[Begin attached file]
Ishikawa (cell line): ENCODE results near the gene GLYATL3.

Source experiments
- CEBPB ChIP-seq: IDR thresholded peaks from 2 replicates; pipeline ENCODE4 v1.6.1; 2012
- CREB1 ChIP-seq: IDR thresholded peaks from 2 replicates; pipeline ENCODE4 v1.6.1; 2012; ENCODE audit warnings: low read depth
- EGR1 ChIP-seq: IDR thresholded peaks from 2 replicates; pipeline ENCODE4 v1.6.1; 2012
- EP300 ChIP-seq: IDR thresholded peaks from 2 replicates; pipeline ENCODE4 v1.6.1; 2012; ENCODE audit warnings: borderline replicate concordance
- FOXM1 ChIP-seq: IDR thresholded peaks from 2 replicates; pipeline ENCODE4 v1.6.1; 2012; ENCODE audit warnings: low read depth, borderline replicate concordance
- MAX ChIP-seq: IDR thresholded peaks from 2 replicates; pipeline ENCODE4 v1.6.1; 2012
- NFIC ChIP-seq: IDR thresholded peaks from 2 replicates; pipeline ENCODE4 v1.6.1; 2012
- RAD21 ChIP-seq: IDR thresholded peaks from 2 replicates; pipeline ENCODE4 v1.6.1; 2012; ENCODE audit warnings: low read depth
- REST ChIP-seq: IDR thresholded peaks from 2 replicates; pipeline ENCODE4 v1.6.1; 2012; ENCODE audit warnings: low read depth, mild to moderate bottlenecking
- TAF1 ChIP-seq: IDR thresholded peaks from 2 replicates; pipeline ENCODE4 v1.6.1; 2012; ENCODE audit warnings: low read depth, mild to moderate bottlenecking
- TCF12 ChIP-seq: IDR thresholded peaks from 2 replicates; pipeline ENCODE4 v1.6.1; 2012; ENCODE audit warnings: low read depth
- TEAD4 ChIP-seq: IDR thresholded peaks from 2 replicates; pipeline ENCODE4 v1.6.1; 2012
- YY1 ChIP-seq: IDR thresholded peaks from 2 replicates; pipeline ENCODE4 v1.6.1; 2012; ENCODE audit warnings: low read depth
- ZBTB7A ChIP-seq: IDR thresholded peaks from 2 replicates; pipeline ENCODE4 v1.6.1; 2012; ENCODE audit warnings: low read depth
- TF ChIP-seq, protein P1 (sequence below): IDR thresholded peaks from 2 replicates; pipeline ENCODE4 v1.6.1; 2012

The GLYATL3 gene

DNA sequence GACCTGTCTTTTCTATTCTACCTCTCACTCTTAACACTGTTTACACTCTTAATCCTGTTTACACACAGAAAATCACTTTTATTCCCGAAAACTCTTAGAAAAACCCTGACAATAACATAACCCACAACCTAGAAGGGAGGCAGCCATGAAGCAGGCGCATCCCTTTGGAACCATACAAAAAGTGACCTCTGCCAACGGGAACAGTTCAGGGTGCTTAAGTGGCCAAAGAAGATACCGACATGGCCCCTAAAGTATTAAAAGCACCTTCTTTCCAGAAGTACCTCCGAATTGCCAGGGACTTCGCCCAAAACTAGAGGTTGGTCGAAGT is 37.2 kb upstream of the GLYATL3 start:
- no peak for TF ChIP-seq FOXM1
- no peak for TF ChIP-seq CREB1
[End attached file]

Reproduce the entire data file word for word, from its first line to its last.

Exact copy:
Ishikawa (cell line): ENCODE results near the gene GLYATL3.

Source experiments
- CEBPB ChIP-seq: IDR thresholded peaks from 2 replicates; pipeline ENCODE4 v1.6.1; 2012
- CREB1 ChIP-seq: IDR thresholded peaks from 2 replicates; pipeline ENCODE4 v1.6.1; 2012; ENCODE audit warnings: low read depth
- EGR1 ChIP-seq: IDR thresholded peaks from 2 replicates; pipeline ENCODE4 v1.6.1; 2012
- EP300 ChIP-seq: IDR thresholded peaks from 2 replicates; pipeline ENCODE4 v1.6.1; 2012; ENCODE audit warnings: borderline replicate concordance
- FOXM1 ChIP-seq: IDR thresholded peaks from 2 replicates; pipeline ENCODE4 v1.6.1; 2012; ENCODE audit warnings: low read depth, borderline replicate concordance
- MAX ChIP-seq: IDR thresholded peaks from 2 replicates; pipeline ENCODE4 v1.6.1; 2012
- NFIC ChIP-seq: IDR thresholded peaks from 2 replicates; pipeline ENCODE4 v1.6.1; 2012
- RAD21 ChIP-seq: IDR thresholded peaks from 2 replicates; pipeline ENCODE4 v1.6.1; 2012; ENCODE audit warnings: low read depth
- REST ChIP-seq: IDR thresholded peaks from 2 replicates; pipeline ENCODE4 v1.6.1; 2012; ENCODE audit warnings: low read depth, mild to moderate bottlenecking
- TAF1 ChIP-seq: IDR thresholded peaks from 2 replicates; pipeline ENCODE4 v1.6.1; 2012; ENCODE audit warnings: low read depth, mild to moderate bottlenecking
- TCF12 ChIP-seq: IDR thresholded peaks from 2 replicates; pipeline ENCODE4 v1.6.1; 2012; ENCODE audit warnings: low read depth
- TEAD4 ChIP-seq: IDR thresholded peaks from 2 replicates; pipeline ENCODE4 v1.6.1; 2012
- YY1 ChIP-seq: IDR thresholded peaks from 2 replicates; pipeline ENCODE4 v1.6.1; 2012; ENCODE audit warnings: low read depth
- ZBTB7A ChIP-seq: IDR thresholded peaks from 2 replicates; pipeline ENCODE4 v1.6.1; 2012; ENCODE audit warnings: low read depth
- TF ChIP-seq, protein P1 (sequence below): IDR thresholded peaks from 2 replicates; pipeline ENCODE4 v1.6.1; 2012

The GLYATL3 gene

DNA sequence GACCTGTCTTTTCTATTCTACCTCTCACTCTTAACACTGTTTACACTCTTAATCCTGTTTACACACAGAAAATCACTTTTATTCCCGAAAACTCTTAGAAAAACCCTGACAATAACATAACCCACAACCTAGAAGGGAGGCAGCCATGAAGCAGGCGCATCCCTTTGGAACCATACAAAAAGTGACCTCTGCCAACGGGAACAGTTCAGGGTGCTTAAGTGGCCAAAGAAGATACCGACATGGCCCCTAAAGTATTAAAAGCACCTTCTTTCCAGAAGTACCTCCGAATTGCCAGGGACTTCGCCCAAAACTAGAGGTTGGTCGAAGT is 37.2 kb upstream of the GLYATL3 start:
- no peak for TF ChIP-seq FOXM1
- no peak for TF ChIP-seq CREB1